The dawn of the “war on terror” gave the Philippine government an opportunity to label adversarial groups as terrorists and crack down on them through the full mobilization of the state’s resources and power. Leung explained the war “paved the way to make and justify laws and policies like […] anti-terror laws,” including one signed by then President Rodrigo Duterte in 2020 to allow the warrantless detention of terrorism suspects.
The “war on terror” has meant “giving more attention to meeting the requisites of mass killing, rather than [those of] giving life.”Jade Leung
As an activist and lead convenor at Young Women Initiatives (YouWIn), an organization that empowers young women, Indigenous Peoples, and LGBTQ+ women in the Philippines, Leung has experienced the government’s crackdown on left-leaning activities. Some of her female colleagues have been subject to red-tagging, the practice of labeling individuals as communists and making them potential government targets.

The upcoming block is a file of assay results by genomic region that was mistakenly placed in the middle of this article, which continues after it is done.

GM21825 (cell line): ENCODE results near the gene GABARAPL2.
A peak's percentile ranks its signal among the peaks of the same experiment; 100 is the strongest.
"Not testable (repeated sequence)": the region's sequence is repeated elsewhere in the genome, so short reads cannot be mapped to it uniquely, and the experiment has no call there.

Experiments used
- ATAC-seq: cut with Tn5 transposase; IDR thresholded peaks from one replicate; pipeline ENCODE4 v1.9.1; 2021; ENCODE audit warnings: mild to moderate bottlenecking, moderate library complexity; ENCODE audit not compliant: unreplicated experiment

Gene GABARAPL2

Another one of her colleagues, and a network member of YouWIn’s Nuclear and Coal-Free Bataan Movement, Gloria Capitan, was shot and killed by two men on motorcycles, a case of “riding-in-tandem” that is all too often encouraged or even organized by government officials. These murders by gunmen, usually on a motorcycle, were averaging four a day not too long ago.
“As activists, we are the number one target, because we oppose militarism, and because we always say ‘down with US imperialism,’” Leung told me. She paused and added emphatically, “And I will always say that! Even on record!”
The Legacies of US Colonialism in the Archipelago